Around the Lunar New Year back in February, The New York Times ran a piece about making seafood dumplings at home. My boys and I gasped — and drooled a little — at the paper’s photo of tender, translucent pockets of shrimp and scallops. Though I’d made Italian filled pastas before, I’d never tried their Asian cousins.
But we had a bag of shrimp in the freezer and a can-do spirit. As I rummaged around to see what else was on hand, I found a pound of mushrooms and half a head of cabbage, both standard in vegetable dumplings. However, most of the recipes I found on the web and in my own cookbooks called for shiitakes and napa cabbage, and I didn’t want to do any special, or expensive, shopping. After all, dumplings at their heart are like burritos or sandwiches: you should be able to fill them with whatever you have. I finally found a great recipe using humbler ingredients on a blog called Kokocooks. Though I changed a few things, adding ginger for kick, I cheerfully embraced her suggestion that I pan-fry these as potstickers. My kids preferred them to the shrimp, despite my younger one’s claim that he loathes mushrooms.
Best of all, my kids could help me. We used sturdy prefab wrappers (both round and square) from the grocery store. The boys easily moistened, sealed, and crimped the dumplings closed. My job was to place the right amount of filling in the middle of each wrapper. No need to wait for next year to make these!
- 3 tablespoons canola or other neutral oil
- 1 lb. mushrooms (white or shiitake), washed, dried, stemmed, and finely chopped
- 4 cloves garlic, pressed or minced
- 1 tablespoon peeled, and grated fresh ginger
- 2-3 carrots, peeled and shredded on the smaller holes of a box grater
- 1/4 head cabbage, finely shredded, then chopped to yield 1 1/4 cup
- 1 tablespoon soy sauce
- 2 teaspoons toasted sesame oil
- 1 teaspoon sriracha (a chili pepper paste, in the Asian foods section)
- Fresh ground black pepper
- 2 scallions, all but darkest green part sliced thin or minced
For assembly and cooking
- 1 package (about 50) round or square dumpling or wonton wrappers
- A dish of water
- More neutral oil
- 1/3 cup soy sauce
- 1 tablespoon rice vinegar
- 1 teaspoon toasted sesame oil
Heat oil in a large skillet over medium-high heat. Add mushrooms, garlic, and a pinch of salt. Cook, stirring frequently, until all liquid has evaporated, about 8-10 minutes. Add the cabbage and cook until wilted, about another 2 minutes. Then add the carrots and cook another minute or two. Remove pan from heat. Stir in all remaining ingredients.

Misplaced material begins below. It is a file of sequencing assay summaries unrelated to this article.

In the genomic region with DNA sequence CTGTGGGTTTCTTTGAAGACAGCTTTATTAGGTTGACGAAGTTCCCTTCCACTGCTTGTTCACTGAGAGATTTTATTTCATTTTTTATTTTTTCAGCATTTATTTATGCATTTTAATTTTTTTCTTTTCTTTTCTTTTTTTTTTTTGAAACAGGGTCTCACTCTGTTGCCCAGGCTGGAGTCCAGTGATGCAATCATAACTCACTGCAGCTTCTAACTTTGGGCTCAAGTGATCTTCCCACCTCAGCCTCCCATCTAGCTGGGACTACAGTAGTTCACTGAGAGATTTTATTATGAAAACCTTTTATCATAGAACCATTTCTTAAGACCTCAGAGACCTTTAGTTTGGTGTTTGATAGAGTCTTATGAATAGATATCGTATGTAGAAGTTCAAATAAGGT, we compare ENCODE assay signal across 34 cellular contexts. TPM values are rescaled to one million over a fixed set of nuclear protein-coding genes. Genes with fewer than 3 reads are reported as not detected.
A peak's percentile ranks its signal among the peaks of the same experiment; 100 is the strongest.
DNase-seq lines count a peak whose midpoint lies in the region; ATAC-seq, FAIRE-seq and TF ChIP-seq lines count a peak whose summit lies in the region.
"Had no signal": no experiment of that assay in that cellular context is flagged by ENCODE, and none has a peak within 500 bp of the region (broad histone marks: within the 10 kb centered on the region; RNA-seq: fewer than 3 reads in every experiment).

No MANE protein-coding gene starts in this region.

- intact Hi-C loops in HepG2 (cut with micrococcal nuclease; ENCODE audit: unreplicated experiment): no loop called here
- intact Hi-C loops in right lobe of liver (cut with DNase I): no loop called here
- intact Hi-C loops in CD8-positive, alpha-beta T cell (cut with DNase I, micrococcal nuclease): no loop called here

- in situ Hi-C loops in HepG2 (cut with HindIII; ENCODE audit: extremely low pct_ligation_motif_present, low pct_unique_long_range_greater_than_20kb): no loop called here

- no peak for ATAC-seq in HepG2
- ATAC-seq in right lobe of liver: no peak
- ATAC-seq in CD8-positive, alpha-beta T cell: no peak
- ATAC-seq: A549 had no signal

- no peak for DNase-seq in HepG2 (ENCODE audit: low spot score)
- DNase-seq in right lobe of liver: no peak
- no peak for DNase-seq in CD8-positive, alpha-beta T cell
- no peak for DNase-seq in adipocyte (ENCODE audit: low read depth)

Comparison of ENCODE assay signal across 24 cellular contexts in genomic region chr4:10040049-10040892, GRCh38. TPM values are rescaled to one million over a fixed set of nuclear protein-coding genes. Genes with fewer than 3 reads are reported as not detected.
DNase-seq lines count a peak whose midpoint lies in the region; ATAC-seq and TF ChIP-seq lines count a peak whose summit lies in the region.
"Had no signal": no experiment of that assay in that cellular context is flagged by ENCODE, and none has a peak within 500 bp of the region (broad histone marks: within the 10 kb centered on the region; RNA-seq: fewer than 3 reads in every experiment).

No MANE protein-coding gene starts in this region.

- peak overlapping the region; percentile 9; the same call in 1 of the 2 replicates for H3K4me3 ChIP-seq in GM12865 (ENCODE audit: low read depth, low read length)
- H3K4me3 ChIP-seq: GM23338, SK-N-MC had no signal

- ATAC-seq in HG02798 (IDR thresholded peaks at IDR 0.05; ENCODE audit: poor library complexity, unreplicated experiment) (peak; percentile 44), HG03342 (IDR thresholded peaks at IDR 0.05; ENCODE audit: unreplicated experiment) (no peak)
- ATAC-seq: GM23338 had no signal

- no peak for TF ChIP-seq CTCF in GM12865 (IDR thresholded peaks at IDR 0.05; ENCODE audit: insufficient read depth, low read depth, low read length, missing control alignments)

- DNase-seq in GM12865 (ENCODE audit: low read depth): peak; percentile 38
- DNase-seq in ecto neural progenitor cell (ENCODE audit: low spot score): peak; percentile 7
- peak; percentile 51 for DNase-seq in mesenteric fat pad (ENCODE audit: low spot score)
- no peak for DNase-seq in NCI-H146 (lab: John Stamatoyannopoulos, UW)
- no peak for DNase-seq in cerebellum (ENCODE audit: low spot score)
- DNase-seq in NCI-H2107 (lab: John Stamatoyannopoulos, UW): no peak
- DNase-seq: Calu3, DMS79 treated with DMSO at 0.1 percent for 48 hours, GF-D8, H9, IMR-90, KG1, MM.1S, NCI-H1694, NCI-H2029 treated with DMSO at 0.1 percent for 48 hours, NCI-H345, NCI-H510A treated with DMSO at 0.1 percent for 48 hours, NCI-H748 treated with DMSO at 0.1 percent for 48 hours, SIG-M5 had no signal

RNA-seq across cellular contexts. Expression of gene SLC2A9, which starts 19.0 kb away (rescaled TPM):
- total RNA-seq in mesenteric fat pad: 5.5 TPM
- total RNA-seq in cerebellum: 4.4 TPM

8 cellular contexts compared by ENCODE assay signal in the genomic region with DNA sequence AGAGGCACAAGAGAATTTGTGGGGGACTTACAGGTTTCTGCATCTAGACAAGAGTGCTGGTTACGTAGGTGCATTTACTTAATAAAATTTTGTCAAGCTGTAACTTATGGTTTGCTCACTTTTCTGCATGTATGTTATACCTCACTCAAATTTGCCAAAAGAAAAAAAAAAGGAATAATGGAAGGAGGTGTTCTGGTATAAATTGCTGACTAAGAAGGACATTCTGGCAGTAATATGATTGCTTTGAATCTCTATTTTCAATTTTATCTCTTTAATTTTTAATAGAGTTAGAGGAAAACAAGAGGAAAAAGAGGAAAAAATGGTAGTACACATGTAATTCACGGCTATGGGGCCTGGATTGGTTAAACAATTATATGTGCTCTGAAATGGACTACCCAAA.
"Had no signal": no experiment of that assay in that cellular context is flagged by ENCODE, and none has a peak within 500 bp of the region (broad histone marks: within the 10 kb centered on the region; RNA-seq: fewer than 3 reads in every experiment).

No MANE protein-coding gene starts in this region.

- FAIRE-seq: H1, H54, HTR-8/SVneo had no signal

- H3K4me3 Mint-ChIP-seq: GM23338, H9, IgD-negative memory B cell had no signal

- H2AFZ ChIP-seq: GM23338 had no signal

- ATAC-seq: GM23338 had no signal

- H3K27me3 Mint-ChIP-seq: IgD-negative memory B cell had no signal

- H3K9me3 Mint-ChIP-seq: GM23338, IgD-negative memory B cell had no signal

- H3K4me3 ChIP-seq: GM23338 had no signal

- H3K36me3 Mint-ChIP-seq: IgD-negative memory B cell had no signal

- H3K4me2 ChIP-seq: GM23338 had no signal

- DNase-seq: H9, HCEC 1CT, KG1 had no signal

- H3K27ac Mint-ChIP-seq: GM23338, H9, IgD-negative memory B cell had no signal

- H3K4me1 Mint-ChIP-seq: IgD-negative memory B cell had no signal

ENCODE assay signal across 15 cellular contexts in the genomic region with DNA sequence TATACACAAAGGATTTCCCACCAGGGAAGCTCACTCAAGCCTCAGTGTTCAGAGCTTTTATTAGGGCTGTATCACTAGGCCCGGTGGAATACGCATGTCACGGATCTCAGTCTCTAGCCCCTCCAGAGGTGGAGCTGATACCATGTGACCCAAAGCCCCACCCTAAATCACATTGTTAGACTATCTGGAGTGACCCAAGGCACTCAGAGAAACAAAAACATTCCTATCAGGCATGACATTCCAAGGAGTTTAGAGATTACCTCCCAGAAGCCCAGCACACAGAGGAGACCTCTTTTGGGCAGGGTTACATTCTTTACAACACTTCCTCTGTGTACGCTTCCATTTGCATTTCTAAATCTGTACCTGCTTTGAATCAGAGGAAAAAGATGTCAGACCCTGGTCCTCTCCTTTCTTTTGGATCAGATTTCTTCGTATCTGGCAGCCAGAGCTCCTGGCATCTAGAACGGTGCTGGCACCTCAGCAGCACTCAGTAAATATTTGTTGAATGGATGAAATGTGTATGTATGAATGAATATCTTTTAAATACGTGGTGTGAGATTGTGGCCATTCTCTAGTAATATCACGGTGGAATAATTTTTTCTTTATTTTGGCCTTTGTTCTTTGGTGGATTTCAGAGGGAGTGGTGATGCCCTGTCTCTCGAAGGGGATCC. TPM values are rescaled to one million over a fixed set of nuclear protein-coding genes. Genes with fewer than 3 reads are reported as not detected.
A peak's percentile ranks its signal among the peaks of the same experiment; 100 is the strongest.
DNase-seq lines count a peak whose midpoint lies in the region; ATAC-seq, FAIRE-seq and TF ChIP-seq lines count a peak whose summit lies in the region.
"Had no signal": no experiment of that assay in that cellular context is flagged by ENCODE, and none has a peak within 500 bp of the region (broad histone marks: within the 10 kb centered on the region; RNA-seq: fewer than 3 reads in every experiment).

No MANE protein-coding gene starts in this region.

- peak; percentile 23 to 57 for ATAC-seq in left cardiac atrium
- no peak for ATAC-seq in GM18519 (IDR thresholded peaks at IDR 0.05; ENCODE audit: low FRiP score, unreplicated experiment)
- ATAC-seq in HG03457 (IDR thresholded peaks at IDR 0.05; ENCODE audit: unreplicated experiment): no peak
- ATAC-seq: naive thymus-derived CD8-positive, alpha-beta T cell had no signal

Have filling, wrappers, a small bowl of water, a baking sheet or large clean dish towel, and another clean towel for hands nearby. Keep extra wrappers covered with a damp towel.
Place a small amount of filling (about 1-2 tsp.) in the center of the wrapper. It might take a little practice to get used to using a small enough amount. If you use too much and your dumpling won’t stay closed, just discard the wrapper and reuse less of the filling in another dumpling. Dip your index finger in the water and wet around the edge of the wrapper. Pleat the edges to crimp closed. (There are videos that can teach you.) Place finished dumpling on baking sheet or towel. Repeat with remaining wrappers and filling.
Stir dipping sauce ingredients together in a small bowl.
Heat 1 tablespoon of vegetable oil in a skillet (nonstick if possible) over medium-high heat. Add around 8 dumplings (don’t overcrowd the pan) and brown on bottom side, about 4 minutes. Add ¼ cup water, reduce heat to medium, and cover pan. Simmer dumplings another 3 minutes. Remove lid from pan and allow any remaining water to cook off. Repeat with remaining dumplings, adding more oil as needed. Dumplings will be brown on the bottom, tender and translucent on top.
Serve with dipping sauce.